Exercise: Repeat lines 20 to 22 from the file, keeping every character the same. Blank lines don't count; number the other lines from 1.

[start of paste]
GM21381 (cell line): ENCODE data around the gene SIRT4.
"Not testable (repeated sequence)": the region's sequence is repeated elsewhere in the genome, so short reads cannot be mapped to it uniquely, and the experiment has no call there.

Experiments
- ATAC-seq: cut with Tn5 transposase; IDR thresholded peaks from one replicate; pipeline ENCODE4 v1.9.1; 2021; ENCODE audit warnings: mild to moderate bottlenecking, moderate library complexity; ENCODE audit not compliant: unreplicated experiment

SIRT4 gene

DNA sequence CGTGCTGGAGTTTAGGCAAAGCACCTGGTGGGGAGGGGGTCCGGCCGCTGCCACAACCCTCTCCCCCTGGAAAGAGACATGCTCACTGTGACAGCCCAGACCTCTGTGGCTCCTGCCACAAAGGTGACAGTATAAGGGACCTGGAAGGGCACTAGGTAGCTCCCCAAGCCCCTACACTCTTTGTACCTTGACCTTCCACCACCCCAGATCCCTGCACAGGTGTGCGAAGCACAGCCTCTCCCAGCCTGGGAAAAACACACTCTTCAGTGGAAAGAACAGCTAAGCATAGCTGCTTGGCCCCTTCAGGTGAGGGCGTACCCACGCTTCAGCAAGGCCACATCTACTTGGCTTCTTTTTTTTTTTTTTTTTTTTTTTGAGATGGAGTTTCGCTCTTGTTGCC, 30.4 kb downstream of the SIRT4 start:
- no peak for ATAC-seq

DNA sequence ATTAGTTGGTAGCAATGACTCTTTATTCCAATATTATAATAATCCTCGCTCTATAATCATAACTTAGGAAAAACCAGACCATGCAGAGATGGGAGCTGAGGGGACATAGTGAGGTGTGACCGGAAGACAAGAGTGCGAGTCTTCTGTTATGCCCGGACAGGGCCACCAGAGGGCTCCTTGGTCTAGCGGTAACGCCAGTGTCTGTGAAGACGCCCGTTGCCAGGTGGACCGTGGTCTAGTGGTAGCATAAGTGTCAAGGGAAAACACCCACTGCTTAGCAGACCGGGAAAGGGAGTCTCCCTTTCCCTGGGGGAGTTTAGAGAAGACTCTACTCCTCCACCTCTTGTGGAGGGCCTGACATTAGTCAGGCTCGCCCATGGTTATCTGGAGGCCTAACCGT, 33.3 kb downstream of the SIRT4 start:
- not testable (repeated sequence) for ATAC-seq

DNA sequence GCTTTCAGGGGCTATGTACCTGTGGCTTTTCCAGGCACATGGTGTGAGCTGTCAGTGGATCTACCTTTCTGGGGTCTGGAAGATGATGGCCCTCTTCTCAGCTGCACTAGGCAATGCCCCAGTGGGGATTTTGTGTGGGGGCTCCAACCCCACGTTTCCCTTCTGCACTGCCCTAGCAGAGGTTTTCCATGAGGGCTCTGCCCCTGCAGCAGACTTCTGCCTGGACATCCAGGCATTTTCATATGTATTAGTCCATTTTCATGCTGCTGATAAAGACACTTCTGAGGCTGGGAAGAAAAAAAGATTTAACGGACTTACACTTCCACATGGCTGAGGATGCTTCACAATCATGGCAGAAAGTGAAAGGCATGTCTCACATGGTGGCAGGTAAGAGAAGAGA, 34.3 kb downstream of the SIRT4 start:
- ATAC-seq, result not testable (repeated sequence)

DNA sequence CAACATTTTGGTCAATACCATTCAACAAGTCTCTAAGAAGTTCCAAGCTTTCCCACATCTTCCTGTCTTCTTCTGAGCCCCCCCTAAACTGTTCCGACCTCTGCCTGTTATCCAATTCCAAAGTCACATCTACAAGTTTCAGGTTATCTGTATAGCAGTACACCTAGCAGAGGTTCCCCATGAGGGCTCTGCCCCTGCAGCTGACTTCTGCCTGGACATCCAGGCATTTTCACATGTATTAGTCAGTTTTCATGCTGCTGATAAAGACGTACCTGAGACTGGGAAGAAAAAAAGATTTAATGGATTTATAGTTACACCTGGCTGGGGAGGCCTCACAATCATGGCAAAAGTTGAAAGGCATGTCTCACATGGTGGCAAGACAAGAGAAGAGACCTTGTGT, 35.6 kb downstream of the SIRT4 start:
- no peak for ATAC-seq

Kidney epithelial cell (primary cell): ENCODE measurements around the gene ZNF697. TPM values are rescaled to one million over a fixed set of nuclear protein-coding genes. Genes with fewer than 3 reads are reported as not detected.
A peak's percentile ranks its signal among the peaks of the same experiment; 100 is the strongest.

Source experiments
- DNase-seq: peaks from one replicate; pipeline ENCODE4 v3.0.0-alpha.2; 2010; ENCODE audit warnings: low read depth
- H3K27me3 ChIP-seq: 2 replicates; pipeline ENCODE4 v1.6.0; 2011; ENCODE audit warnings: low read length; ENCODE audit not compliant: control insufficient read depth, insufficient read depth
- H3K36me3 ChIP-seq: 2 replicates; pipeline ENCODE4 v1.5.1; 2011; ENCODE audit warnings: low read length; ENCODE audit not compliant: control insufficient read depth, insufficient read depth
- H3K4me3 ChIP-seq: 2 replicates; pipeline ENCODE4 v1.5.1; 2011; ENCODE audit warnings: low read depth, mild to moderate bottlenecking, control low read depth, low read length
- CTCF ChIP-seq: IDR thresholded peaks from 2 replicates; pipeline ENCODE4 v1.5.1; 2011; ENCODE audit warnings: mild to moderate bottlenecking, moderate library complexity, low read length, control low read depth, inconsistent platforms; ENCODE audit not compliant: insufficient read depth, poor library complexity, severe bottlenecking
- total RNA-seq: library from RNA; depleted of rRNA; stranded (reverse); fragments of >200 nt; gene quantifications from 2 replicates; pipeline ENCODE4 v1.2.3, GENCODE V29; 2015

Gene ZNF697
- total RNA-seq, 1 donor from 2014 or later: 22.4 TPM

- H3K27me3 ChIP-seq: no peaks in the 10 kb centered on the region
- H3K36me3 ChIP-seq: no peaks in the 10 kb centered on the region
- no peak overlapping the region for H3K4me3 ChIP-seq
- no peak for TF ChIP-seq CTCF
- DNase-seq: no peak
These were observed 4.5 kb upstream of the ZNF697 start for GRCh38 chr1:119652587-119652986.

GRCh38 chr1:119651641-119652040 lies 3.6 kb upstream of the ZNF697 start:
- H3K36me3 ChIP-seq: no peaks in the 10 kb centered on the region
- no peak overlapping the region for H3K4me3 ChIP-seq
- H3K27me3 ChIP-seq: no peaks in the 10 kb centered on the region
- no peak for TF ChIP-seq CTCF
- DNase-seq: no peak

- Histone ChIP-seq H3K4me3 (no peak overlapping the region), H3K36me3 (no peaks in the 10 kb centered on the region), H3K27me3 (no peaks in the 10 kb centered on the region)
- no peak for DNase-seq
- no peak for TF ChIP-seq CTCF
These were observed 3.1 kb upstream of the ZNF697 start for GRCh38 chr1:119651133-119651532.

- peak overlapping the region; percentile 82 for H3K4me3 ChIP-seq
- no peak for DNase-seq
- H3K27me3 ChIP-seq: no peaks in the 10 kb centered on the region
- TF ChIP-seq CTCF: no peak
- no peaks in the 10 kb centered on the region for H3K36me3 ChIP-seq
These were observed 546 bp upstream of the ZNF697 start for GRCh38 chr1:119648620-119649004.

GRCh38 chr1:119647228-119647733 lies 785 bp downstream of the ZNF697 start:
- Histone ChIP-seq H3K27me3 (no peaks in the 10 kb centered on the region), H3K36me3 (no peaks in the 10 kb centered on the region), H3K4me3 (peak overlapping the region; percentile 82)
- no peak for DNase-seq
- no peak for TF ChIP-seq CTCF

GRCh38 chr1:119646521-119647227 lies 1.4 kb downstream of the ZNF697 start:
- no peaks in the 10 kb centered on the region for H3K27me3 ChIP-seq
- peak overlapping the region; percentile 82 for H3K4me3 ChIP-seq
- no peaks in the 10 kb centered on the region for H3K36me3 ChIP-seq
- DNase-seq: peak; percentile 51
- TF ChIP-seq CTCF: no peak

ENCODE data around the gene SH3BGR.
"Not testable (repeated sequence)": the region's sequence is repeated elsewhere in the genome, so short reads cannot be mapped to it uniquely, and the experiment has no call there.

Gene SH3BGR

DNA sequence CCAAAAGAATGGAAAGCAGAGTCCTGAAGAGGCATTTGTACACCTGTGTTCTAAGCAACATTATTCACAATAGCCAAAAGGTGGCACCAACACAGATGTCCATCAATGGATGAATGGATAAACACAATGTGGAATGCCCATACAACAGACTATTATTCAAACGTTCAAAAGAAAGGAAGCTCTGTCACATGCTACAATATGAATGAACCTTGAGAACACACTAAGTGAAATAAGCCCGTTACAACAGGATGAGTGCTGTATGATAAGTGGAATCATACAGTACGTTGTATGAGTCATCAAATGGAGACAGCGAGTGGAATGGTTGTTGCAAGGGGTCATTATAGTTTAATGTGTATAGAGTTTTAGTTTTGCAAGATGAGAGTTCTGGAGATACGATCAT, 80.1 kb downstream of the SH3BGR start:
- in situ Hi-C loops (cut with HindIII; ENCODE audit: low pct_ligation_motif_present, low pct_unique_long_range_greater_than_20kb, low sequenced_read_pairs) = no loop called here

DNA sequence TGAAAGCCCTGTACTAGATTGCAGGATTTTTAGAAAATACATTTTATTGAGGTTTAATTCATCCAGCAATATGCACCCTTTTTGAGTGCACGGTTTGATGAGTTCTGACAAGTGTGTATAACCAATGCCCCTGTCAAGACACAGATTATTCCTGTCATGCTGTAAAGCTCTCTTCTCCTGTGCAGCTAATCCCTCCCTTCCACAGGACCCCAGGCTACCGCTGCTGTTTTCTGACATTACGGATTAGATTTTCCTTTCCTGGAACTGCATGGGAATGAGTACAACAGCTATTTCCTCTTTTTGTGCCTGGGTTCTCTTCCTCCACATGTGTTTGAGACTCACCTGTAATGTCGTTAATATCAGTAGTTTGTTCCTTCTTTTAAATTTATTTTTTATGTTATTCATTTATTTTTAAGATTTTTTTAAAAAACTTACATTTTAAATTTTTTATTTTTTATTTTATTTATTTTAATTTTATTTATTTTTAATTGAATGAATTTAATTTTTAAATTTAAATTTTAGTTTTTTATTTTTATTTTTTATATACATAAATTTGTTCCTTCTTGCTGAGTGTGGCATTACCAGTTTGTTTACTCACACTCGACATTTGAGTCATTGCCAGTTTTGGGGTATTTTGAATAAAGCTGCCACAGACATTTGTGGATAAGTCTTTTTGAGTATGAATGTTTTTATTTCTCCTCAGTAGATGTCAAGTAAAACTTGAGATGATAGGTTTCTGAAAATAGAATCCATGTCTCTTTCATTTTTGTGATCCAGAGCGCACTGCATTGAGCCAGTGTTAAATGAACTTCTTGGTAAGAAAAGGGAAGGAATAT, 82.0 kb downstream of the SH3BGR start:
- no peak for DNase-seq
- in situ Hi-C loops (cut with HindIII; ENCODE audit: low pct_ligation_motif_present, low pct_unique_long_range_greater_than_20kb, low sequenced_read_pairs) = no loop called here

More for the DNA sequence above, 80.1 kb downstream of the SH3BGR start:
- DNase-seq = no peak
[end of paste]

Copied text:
- H3K4me3 ChIP-seq: 2 replicates; pipeline ENCODE4 v1.5.1; 2011; ENCODE audit warnings: low read depth, mild to moderate bottlenecking, control low read depth, low read length
- CTCF ChIP-seq: IDR thresholded peaks from 2 replicates; pipeline ENCODE4 v1.5.1; 2011; ENCODE audit warnings: mild to moderate bottlenecking, moderate library complexity, low read length, control low read depth, inconsistent platforms; ENCODE audit not compliant: insufficient read depth, poor library complexity, severe bottlenecking
- total RNA-seq: library from RNA; depleted of rRNA; stranded (reverse); fragments of >200 nt; gene quantifications from 2 replicates; pipeline ENCODE4 v1.2.3, GENCODE V29; 2015